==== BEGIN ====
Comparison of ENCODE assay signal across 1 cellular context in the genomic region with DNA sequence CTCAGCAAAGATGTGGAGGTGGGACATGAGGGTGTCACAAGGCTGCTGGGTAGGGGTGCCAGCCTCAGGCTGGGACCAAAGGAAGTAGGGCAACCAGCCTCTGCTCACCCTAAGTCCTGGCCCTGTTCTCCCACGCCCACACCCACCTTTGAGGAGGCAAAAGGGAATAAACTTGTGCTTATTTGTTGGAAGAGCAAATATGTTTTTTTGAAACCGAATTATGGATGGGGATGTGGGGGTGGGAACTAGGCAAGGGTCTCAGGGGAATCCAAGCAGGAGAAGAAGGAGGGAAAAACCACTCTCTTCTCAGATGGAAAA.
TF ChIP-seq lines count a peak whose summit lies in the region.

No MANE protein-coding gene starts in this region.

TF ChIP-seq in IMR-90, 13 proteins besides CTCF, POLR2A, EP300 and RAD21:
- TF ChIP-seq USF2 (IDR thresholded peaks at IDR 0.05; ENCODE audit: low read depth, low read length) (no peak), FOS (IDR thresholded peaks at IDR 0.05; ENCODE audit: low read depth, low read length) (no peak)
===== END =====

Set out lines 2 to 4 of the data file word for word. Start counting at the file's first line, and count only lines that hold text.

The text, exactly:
TF ChIP-seq lines count a peak whose summit lies in the region.

No MANE protein-coding gene starts in this region.

TF ChIP-seq in IMR-90, 13 proteins besides CTCF, POLR2A, EP300 and RAD21: